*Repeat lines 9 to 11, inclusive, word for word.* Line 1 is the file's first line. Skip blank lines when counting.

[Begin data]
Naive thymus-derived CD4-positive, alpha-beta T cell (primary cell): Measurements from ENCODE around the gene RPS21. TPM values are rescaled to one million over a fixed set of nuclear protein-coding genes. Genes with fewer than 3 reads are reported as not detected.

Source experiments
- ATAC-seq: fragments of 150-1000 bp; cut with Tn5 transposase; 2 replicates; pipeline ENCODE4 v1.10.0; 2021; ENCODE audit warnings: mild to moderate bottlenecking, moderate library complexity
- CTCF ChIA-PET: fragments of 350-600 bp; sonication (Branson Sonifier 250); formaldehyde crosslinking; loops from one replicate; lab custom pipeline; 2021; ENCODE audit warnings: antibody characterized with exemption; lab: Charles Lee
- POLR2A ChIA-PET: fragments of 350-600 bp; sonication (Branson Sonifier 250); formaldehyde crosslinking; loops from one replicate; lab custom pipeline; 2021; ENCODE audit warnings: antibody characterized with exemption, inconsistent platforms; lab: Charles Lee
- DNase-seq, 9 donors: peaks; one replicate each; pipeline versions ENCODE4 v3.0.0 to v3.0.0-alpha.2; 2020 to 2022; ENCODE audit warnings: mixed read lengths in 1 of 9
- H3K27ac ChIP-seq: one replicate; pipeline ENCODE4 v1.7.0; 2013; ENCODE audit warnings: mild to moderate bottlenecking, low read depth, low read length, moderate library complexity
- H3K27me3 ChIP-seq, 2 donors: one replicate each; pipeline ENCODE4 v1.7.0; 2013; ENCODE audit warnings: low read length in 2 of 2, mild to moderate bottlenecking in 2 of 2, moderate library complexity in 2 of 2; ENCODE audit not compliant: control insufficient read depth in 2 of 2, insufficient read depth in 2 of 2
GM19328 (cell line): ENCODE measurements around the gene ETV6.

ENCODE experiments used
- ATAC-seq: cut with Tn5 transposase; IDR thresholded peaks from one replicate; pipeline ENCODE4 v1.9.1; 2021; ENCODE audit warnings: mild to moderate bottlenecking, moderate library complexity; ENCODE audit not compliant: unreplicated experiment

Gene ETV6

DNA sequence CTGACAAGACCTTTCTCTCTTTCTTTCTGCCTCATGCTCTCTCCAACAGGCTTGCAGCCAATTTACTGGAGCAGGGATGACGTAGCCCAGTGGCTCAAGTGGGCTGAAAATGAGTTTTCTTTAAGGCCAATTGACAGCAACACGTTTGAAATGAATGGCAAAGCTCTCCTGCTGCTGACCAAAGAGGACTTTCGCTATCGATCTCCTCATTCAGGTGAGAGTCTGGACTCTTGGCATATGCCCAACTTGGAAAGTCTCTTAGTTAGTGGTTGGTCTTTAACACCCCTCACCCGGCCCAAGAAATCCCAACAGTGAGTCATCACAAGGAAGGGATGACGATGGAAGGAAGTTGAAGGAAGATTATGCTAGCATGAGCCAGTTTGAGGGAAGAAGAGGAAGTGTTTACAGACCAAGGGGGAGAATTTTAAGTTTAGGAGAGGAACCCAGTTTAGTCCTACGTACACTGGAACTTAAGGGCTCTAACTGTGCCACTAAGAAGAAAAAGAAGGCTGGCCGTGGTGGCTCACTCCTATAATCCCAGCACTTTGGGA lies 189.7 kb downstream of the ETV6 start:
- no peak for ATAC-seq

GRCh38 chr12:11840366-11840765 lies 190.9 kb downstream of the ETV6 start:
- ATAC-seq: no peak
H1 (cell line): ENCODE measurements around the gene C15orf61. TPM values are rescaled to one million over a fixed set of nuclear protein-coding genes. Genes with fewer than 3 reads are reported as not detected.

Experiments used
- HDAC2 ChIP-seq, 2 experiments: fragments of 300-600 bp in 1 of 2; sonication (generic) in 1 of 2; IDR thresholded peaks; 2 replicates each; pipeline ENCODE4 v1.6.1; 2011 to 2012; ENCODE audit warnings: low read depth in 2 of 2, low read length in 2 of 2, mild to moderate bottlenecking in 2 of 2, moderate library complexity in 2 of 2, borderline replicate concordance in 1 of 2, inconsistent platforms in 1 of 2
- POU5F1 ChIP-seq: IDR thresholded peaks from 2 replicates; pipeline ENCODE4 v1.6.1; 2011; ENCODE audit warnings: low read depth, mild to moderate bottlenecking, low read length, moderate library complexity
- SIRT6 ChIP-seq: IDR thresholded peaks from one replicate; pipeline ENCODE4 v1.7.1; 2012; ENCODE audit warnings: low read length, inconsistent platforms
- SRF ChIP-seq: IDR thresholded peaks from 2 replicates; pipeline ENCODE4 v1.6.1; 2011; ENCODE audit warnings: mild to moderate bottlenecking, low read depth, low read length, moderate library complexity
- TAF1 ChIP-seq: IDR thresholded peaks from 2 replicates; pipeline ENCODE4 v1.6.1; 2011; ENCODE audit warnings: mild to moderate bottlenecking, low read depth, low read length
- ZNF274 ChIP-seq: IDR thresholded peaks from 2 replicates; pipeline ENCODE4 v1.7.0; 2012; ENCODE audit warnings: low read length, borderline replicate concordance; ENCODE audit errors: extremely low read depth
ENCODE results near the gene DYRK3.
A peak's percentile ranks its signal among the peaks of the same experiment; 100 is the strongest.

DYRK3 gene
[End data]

GM19328 (cell line): ENCODE measurements around the gene ETV6.

ENCODE experiments used
- ATAC-seq: cut with Tn5 transposase; IDR thresholded peaks from one replicate; pipeline ENCODE4 v1.9.1; 2021; ENCODE audit warnings: mild to moderate bottlenecking, moderate library complexity; ENCODE audit not compliant: unreplicated experiment